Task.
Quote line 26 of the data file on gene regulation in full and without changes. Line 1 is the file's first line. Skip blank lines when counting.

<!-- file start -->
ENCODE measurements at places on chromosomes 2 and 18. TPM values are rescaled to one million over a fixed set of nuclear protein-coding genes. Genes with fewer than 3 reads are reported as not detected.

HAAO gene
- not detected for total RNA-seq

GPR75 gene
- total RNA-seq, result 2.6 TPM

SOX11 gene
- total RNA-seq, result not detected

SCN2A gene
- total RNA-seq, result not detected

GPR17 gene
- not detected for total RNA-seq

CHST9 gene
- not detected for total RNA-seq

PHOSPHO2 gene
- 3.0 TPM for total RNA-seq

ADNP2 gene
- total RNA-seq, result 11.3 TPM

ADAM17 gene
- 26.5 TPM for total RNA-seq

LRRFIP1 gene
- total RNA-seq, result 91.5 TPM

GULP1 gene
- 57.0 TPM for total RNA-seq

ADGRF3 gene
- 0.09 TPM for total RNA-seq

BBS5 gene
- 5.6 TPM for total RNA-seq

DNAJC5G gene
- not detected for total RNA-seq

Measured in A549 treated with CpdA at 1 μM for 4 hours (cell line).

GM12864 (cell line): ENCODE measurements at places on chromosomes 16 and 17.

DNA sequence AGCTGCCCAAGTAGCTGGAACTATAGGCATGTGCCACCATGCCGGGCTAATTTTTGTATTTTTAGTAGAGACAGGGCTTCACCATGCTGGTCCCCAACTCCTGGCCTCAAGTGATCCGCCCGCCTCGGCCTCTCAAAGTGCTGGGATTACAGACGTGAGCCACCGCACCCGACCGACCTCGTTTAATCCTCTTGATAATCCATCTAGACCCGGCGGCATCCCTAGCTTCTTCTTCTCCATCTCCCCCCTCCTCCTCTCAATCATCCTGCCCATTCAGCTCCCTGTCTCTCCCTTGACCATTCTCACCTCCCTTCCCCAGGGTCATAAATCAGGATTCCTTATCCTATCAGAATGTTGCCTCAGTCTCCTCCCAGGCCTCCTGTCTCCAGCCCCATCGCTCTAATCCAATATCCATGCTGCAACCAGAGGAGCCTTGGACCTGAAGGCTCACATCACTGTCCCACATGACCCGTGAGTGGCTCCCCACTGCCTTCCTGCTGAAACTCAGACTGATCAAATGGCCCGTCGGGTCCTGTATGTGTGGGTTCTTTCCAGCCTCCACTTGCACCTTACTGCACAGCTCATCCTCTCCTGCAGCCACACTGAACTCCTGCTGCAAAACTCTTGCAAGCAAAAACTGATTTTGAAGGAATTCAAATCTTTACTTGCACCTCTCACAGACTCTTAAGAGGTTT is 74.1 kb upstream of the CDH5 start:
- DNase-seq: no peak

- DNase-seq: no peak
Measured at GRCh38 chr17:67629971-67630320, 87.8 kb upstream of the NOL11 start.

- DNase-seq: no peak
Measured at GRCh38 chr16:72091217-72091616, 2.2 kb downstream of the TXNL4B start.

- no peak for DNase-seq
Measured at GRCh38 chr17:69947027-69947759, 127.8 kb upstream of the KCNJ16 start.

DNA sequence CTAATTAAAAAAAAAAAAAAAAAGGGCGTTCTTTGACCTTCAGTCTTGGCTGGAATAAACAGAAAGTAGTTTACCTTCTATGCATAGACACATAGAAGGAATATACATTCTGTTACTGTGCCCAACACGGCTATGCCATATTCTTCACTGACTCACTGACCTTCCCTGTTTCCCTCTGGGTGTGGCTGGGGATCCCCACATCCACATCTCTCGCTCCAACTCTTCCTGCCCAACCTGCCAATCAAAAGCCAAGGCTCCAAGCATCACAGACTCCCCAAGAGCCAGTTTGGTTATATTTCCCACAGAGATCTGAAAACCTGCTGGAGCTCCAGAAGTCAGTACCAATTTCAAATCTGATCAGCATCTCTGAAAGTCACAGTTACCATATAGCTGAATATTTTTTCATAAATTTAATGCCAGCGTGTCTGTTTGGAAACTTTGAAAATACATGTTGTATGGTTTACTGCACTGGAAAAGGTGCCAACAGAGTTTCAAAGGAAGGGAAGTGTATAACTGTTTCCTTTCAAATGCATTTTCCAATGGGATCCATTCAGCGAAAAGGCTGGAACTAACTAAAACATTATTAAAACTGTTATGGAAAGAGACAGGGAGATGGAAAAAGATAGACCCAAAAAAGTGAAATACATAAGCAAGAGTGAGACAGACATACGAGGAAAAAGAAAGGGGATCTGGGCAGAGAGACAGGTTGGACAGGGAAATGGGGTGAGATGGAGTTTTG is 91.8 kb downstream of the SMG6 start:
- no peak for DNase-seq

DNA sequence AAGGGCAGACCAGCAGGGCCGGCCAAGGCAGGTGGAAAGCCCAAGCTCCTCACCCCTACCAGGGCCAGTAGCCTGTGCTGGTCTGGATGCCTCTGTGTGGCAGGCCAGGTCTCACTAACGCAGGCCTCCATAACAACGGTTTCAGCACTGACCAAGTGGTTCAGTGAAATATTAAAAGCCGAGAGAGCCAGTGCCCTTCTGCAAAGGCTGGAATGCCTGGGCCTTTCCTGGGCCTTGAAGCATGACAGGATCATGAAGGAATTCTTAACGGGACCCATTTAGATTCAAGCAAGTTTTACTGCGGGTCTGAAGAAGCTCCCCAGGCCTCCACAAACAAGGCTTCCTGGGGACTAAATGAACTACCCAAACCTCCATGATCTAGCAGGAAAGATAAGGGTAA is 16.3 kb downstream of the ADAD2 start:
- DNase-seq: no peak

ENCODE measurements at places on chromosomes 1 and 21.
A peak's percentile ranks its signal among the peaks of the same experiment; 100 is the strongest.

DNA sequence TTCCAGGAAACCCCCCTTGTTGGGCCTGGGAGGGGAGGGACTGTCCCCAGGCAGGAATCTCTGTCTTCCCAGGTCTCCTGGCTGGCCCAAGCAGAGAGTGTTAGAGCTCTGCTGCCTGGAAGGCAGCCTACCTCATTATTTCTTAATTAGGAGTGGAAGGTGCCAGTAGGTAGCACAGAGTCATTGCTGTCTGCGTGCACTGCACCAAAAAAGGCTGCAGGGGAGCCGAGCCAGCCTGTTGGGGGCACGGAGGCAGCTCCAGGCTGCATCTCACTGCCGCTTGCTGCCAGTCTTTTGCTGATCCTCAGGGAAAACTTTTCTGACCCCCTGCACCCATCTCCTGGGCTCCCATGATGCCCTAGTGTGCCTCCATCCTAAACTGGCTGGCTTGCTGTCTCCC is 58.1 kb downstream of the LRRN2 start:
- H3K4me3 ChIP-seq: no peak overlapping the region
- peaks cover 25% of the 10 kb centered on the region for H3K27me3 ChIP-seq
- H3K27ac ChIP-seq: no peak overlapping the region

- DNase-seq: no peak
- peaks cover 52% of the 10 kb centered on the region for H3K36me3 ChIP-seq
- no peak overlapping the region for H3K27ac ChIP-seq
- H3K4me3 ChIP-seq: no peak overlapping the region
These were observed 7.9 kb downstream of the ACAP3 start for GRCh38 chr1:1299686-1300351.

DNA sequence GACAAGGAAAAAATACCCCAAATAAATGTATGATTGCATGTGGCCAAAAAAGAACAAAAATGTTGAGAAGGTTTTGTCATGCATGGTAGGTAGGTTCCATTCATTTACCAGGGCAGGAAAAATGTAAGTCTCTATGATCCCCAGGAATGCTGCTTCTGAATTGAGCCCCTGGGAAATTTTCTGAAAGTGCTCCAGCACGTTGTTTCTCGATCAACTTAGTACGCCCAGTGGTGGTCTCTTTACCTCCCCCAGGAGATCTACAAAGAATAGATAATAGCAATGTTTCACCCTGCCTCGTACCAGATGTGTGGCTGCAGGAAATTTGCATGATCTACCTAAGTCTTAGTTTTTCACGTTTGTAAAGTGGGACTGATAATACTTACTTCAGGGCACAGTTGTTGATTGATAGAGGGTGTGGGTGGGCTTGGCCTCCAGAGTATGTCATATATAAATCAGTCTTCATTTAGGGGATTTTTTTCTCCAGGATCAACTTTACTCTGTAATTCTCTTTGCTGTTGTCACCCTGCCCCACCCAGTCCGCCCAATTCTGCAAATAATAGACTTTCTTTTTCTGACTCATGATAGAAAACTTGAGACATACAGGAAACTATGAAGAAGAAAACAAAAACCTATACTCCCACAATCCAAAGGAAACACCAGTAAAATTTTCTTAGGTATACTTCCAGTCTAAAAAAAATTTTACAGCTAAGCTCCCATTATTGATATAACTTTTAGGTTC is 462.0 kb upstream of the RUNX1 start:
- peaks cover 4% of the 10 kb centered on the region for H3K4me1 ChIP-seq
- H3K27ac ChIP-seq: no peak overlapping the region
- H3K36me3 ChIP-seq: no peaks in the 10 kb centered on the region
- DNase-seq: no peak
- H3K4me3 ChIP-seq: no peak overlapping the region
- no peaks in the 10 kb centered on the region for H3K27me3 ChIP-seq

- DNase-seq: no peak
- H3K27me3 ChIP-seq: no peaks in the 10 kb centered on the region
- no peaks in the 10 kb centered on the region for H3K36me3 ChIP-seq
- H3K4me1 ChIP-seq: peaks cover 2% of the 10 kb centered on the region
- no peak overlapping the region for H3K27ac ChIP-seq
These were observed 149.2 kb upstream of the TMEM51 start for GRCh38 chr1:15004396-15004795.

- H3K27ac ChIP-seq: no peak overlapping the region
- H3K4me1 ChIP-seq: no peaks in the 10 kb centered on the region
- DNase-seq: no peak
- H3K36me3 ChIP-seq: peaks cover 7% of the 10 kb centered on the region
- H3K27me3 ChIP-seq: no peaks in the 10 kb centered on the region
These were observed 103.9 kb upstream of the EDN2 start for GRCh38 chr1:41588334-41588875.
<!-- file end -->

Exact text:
BBS5 gene